That song is sort of the title track to Fox-Rosen’s December album, his final release in a year that saw him put out an album a month (all up at his Bandcamp page as name-your-price downloads). That he actually pulled off this feat is impressive in itself; that the material he released was so strong catapulted him to the top of the Best Albums of 2013 page here. He’d pulled an excellent band together for this show – a melodic, eclectic basssist, the similarly diverse and tasteful Chris Berry on drums and Dave Melton channeling 60s soul grooves on organ and electric piano: these guys really get Fox-Rosen’s incessant references to decades of rock history.

The night’s second song was Baby, a twinkling lullaby from February’s ep that poked fun at the lure of returning to the womb: Fox-Rosen drew plenty of laughs from its “Suck and shit and sleep” mantra. On album, Fox-Rosen’s apprehensive playground narrative Ugly Duckling begins as a cabaret tune – this time, the band made fluid new wave out of it until they took it doublespeed into creepy, snarling, guitar-fueled circus rock territory. “The other ducks didn’t give a fuck, Brother Duck cursed my rotten luck,” Fox-Rosen intoned, deadpan and cool. But this little duck turns out to have unexpected bite.

College had a similarly tongue-in-cheek sarcasm, Fox-Rosen bemoaning his “worthless degree in esoterica” and the fact that living at home with the ’rents doesn’t exactly compare with studying in Paris. He kept a low-key but corrosive political edge going – “Are you proud to be American?” he challenged over faux-celebratory Huey Lewis-style 80s anthemic radio rock, Melton taking an lush, swirly organ solo.

Then Fox-Rosen shifted gears, showing off some impressively creepy surf rock chops and took a searing, intense, noisy solo on Everybody Dies, the most macabre song of the evening, Melton adding the occaasional jarring slasher-flick riff. They lost the crowd on the song after that – sometimes Fox-Rose’s satire can be so subtle that it’s hard to tell when he’s being serious or not, or a mixture of both. But he got everybody’s attention with the savage God Who Lives in Your Head, who’s a real sourpuss, watching you like a spycam and digging up as much dirt as he can.  He closed with Where Is My Parade, underscoring the song’s twisted carnivalesque side, a snide spoof of rockstar (or wannabe rockstar) narcissism. Fox-Rosen is at Bar Chord, 1008 Corteyou Rd. (Stratford/Coney Island Ave.), in Ditmas Park on Feb 6 at 9.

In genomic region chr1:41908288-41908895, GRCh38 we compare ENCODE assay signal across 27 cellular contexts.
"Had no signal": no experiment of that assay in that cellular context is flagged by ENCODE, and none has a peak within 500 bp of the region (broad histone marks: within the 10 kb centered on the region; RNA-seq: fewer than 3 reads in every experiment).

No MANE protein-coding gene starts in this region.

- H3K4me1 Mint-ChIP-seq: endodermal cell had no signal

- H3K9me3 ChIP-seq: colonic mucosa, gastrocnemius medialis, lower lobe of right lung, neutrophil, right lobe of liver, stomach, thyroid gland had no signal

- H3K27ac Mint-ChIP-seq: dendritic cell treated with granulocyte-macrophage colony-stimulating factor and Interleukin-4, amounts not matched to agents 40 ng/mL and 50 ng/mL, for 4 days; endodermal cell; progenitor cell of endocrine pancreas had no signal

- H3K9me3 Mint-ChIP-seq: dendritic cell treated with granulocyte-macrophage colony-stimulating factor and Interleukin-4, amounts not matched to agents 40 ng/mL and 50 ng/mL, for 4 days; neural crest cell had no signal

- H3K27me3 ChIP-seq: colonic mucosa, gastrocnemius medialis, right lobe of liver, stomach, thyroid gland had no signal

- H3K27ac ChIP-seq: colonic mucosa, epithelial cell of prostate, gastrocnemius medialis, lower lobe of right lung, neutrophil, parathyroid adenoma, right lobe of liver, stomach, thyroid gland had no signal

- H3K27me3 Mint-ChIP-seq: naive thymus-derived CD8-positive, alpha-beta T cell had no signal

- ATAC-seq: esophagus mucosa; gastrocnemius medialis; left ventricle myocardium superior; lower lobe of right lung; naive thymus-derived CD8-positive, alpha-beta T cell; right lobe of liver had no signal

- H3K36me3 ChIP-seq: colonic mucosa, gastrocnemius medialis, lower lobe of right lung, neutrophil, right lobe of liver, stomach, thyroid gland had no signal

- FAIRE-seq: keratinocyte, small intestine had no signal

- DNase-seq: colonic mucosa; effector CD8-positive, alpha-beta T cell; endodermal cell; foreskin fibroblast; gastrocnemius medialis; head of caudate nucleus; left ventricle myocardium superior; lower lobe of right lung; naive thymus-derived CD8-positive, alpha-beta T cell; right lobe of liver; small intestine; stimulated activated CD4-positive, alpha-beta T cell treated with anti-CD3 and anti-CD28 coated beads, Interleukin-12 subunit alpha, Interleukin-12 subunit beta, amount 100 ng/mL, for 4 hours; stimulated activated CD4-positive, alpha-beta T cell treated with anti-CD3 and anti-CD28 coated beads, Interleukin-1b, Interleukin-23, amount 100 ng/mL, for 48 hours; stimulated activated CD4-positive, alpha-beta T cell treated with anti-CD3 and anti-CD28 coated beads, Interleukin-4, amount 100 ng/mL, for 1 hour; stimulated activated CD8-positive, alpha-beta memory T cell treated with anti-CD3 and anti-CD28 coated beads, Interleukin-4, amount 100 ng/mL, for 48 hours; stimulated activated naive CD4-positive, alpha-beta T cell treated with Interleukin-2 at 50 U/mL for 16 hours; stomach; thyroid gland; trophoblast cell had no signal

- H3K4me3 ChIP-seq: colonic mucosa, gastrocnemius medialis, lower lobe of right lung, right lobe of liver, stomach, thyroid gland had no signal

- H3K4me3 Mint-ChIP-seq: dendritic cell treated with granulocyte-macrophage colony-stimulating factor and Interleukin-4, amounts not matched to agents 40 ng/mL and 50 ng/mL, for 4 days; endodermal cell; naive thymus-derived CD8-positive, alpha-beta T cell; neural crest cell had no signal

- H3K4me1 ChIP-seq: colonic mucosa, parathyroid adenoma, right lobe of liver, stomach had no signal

Afterward, Raya Brass Band gathered on the floor in front of the stage rather than on it, drew the crowd in and then played their asses off. “Do you do originals as well as covers?” a woman in the crowd wanted to know.  Trumpeter Ben Syversen paused: “We’ve been playing mostly originals, although we also play a lot of the traditional repertoire,” he hastened to add. That’s this band’s appeal in a nutshell: you’d assume that they were from East Serbia if you didn’t know they were actually from Brooklyn. A nonstop gig schedule over the past couple of years has made this scorching Balkan five-piece group incredibly tight. Syversen and alto saxophonist Greg Squared use extended technique – microtones, slides and lickety-split doublestops – that would make most jazz players green with envy. Tuba player Don Godwin’s funky, surprisingly bright tuba pulse fueled the nonstop groove along with the ominously booming clip-clop clatter of the standup tapan bass drum. Ostensibly there were sound issues with Matthew “Max” Fass’ accordion, but out in the crowd his swirls and rapidfire riffage were cutting through just fine.